How to Keep Acid Reflux Under Control During the Holidays
Acid reflux is epidemic. Today, 125 million Americans have reflux—that is 4 in 10 people—and half of them do not even know they have it. That’s because acid reflux symptoms include hoarseness, chronic cough, a lump-in-the-throat sensation, difficulty swallowing, choking episodes, shortness of breath, asthma, postnasal drip, and even sinus. That’s right! All of those symptoms are associated with acid reflux into the esophagus (the swallowing tube that joins the stomach and the throat), and sometimes even into the throat and lungs.
You may be surprised to learn that the holiday season is the worst reflux time of the year. There are many reasons for this: stress, travel, parties, and lots of rich food. When it comes to the holidays, many people with reflux just forget about moderation and overeat and over-drink. They think that they can eat their cake and have it too! In truth, if you have acid reflux, the holiday season is a time for you to be especially vigilant and to exercise more restraint than any other time of year.
Preventing Holiday Reflux: Top 10 List of What to Avoid
- No carbonated beverages (all carbonated beverages, particularly those with caffeine)
- No bottled fruit or energy drinks (unfortunately, these are acidified to prolong shelf life)
- No more than one glass of eggnog or wine a day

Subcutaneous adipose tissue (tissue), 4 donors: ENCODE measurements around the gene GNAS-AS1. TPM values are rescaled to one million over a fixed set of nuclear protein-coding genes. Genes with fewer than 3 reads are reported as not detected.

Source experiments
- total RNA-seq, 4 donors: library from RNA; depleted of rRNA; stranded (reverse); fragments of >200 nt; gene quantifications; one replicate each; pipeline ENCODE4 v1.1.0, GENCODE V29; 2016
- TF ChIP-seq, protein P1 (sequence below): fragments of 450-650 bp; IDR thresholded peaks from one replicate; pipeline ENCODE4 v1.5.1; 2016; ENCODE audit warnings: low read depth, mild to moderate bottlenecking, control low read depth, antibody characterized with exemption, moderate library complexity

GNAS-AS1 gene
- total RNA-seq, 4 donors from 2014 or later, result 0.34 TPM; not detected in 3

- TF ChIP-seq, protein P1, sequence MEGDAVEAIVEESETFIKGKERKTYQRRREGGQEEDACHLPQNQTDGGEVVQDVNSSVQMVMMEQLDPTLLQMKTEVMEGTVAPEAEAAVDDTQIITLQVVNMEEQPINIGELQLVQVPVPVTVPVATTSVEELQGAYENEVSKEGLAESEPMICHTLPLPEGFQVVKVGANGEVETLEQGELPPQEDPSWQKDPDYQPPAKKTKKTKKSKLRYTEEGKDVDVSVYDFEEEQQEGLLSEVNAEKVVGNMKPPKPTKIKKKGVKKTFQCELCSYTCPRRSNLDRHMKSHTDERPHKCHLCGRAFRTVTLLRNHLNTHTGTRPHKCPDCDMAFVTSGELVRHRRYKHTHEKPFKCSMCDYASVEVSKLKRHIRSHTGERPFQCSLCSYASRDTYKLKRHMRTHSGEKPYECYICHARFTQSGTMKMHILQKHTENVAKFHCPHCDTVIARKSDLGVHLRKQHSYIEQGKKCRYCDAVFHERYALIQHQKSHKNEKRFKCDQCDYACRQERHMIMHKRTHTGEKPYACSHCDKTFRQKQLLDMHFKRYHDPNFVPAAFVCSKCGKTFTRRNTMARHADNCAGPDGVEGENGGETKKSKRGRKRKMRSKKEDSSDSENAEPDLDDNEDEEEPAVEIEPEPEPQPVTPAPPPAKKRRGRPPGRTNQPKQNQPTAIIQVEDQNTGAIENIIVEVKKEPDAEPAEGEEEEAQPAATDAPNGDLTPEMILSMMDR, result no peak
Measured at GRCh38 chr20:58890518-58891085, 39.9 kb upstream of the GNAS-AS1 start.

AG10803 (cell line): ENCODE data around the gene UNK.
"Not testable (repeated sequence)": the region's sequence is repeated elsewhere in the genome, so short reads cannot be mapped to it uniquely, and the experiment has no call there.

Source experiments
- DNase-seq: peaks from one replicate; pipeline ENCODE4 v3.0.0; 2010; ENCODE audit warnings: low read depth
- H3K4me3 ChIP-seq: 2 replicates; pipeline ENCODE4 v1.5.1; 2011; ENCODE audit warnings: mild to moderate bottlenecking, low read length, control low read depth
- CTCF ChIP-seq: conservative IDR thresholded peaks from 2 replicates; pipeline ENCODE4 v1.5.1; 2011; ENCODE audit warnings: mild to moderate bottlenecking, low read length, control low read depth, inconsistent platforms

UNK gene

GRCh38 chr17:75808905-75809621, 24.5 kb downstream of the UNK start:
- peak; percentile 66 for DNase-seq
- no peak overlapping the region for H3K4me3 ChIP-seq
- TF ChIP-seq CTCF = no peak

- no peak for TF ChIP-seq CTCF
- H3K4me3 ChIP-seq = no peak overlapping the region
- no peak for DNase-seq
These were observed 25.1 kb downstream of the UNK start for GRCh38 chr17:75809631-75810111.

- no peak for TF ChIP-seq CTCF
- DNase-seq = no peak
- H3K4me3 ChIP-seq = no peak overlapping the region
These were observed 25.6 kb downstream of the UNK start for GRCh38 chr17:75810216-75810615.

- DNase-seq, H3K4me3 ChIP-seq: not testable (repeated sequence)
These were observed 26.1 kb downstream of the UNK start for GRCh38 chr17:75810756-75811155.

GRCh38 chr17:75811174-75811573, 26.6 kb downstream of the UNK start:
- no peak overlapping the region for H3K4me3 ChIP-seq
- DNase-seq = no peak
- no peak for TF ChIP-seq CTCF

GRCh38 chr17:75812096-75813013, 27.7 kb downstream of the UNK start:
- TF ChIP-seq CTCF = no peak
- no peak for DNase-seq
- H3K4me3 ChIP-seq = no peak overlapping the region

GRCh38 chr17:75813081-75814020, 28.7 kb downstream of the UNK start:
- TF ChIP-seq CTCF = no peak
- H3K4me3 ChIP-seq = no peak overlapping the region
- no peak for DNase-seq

- No chocolate (sorry!)
- Avoid garlic and onions, particularly if they are in a greasy sauce
- No bacon, barbecue, or sausages
- Avoid fried food (foods sautéed in olive oil are okay, but no deep fried food)
- Just one plate of food from the buffet (big-time overeating = asking for reflux)
- No late-night eating (if you eat before bed, you are going to have reflux while you sleep)
- Avoid holiday cookies
Actually, just kidding about number 10 — sugar cookies are probably one of the better holiday treats for people who have reflux, as long as they are not also high in fat or made of chocolate. There is lots that is good to eat for you with reflux. Turkey, potatoes, green beans and other veggies are great foods for refluxers, but do limit cranberry and gravy, just use a little bit for flavoring the other foods. Pumpkin pie is also pretty good, but stay away from the whipped cream.
No matter what time of year it is, the healthiest reflux foods are: grains (cereal, breads, etc.), rice, poultry, fish, and vegetables. These do not change no matter what time of year it is. Remember, excessive amounts of alcohol are to be avoided! And if you do have nighttime reflux or will be eating late, you may want to consider taking an antacid, Gaviscon, or an over-the-counter medicine like Zantac or Pepcid before going to your party and before bed, especially if you have cough or heartburn symptoms.
Dropping Acid: The Reflux Diet Cookbook and Cure is available on Amazon and in Barnes & Noble bookstores. In addition, “Dropping Acid” on Facebook is very useful to people with reflux as it is very interactive.